New research from the National Council for Voluntary Organisations (NCVO) suggests that the cost of living crisis has sparked a cost of giving crisis for charities that could see 1 in 5 stop operating this winter.
NCVO surveyed over 580 charities and voluntary organisations across the country between September and October with 19% saying that if current conditions don’t improve, they could be forced to pause operations completely until the economic outlook improves, leaving them unable to support the communities and people they serve. With current figures showing nearly 170,000 charities in the UK, this could equate to around 34,000.
On top of this, almost a quarter (24%) of the charities surveyed say they are planning to reduce the volume or variety of services they offer this winter to cope.
Overall, 85% predict that this winter will be as tough – or even tougher (54%) – than last winter, and over a quarter of charities (27%) are already saying they will be unable to meet the level of demand this winter.
NCVO says charities are facing a ‘triple threat’ of lower incomes (61%), higher costs (77%), and increased demand (67%).
Only 1 in 3 (35%) charities say they can manage the crisis through cost cutting with the following costs having increased since last year:
- goods and services (73% of charities)
- energy and utility bills (68%)
- wage bills (63%)
- insurance costs (51%)
- property maintenance (41%)
- rents and mortgages (27%)
Sarah Vibert, CEO of NCVO, said:
“Charities across the country are working towards another challenging winter. The voluntary sector has provided support through some of our most difficult times, but this winter there is a real and imminent possibility that many charities will no longer be able to cope with spiralling costs, falling funding and record demand. For charities, who give so much, this is a Cost of Giving Crisis. Urgent help is needed to make sure charities can continue to support the communities and people they serve, when they need them most this winter.”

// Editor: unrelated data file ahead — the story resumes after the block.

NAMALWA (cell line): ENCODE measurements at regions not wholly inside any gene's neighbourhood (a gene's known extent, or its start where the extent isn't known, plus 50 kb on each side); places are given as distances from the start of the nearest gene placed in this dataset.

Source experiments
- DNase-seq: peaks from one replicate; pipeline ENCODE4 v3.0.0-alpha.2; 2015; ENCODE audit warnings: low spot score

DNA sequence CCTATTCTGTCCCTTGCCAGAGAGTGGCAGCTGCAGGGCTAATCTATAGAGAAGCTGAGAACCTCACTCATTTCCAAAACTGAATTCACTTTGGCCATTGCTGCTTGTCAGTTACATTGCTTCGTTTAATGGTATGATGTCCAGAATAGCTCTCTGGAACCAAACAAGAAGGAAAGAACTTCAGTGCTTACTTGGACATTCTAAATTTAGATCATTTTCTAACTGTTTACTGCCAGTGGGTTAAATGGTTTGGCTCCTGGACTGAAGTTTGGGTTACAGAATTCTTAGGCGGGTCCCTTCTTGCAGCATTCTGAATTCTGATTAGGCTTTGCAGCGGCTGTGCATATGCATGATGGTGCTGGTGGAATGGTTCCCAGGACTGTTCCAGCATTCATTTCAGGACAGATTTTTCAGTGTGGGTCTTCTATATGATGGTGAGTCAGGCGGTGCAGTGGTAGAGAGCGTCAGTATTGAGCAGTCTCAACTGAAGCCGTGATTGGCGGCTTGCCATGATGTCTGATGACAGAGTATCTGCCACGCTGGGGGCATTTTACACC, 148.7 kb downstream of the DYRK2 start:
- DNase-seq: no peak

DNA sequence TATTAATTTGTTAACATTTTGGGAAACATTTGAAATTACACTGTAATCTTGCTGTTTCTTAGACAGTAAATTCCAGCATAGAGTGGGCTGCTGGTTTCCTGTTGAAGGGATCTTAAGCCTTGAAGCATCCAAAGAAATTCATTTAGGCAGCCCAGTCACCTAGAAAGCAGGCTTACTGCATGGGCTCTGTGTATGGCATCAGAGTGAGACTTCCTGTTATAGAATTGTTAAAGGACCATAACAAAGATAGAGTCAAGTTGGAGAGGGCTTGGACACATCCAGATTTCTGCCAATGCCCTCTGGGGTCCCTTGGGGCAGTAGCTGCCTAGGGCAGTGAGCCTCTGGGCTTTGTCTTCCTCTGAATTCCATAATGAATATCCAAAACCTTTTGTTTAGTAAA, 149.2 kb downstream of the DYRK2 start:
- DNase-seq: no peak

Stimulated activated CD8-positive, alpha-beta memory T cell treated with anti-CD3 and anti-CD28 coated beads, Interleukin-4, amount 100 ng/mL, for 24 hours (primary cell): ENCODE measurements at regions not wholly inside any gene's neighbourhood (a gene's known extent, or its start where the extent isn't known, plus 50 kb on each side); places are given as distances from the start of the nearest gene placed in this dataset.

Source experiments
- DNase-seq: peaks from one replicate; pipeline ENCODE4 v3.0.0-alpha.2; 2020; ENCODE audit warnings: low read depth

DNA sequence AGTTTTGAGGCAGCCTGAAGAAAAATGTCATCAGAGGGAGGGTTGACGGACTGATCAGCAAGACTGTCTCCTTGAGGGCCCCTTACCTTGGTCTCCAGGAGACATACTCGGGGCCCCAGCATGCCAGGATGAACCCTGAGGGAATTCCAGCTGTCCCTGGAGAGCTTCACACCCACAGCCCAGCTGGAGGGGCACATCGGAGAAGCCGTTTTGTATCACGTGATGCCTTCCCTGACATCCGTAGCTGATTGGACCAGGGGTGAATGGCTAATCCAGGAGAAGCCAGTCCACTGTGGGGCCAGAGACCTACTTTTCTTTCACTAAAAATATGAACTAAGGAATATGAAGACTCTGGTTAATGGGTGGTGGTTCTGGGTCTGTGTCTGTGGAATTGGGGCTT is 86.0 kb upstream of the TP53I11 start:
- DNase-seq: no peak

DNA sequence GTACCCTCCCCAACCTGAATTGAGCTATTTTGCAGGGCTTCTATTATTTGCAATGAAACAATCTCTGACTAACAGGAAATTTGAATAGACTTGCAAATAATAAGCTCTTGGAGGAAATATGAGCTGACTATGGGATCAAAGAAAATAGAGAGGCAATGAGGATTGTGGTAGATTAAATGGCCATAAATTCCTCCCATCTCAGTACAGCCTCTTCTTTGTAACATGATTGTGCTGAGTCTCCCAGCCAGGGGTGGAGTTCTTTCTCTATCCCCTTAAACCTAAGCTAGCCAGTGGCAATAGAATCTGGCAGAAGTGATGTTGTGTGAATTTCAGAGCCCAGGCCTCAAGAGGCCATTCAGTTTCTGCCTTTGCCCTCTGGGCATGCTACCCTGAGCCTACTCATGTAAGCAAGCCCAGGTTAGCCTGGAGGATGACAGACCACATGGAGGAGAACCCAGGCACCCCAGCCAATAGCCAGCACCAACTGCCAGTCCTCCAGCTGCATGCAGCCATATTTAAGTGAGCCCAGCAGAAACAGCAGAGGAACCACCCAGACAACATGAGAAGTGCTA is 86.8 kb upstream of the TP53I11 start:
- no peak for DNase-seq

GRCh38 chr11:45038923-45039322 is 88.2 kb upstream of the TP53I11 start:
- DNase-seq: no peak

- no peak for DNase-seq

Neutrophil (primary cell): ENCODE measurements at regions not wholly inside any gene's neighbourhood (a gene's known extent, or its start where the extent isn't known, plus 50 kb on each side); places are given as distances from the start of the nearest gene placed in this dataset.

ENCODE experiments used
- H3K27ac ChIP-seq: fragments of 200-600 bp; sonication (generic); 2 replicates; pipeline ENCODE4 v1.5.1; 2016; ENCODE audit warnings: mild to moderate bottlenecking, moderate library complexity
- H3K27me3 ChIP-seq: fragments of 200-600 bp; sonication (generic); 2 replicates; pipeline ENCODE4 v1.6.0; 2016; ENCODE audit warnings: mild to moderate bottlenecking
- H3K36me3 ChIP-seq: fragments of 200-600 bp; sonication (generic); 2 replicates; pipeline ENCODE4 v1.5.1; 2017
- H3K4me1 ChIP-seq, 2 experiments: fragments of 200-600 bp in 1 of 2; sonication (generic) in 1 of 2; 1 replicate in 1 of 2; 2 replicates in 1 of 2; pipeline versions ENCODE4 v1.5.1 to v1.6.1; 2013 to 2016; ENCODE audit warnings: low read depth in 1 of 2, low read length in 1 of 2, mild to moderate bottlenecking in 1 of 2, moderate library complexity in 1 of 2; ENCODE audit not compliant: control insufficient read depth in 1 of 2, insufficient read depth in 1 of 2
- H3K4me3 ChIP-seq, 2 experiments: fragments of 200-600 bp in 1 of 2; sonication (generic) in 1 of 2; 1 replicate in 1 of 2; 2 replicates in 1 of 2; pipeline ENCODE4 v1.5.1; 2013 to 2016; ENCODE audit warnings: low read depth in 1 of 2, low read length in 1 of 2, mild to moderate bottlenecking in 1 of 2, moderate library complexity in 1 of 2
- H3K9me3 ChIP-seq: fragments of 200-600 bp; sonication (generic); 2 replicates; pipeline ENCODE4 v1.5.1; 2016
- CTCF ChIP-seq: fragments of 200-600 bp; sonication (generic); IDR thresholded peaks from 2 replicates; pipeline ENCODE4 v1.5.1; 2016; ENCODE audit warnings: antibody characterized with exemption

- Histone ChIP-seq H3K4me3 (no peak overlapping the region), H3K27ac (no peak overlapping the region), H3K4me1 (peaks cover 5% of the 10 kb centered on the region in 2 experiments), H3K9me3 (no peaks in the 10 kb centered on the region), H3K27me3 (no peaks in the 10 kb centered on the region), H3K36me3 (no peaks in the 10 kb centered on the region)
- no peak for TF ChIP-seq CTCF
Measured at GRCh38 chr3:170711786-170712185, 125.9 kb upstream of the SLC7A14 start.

NCVO says urgent support is needed to help charities. It is calling for government action to properly fund charity contracts and to ensure that both contracts and grants for charities delivering services are uplifted to meet the costs of delivery. Over £16.8 billion of contracts and grants in the UK charity sector come from government and the public sector. However, NCVO says, these contracts are not ‘uplifted’ each year to reflect the rising costs of delivering these vital services.
Cost of Giving support portal
It has also launched a Cost of Giving Crisis support portal to help charities of all sizes this winter. This includes financial management support, information to help charities manage their energy costs and efficiency, guidance on supporting and retaining staff and volunteers, webinars and online training, and support for smaller charities and voluntary organisations.
And, with almost half (45%) of charities saying they plan to meet the challenges of the Cost of Giving Crisis by recruiting more volunteers,NCVO is also signposting to its resources to help people who would like to volunteer.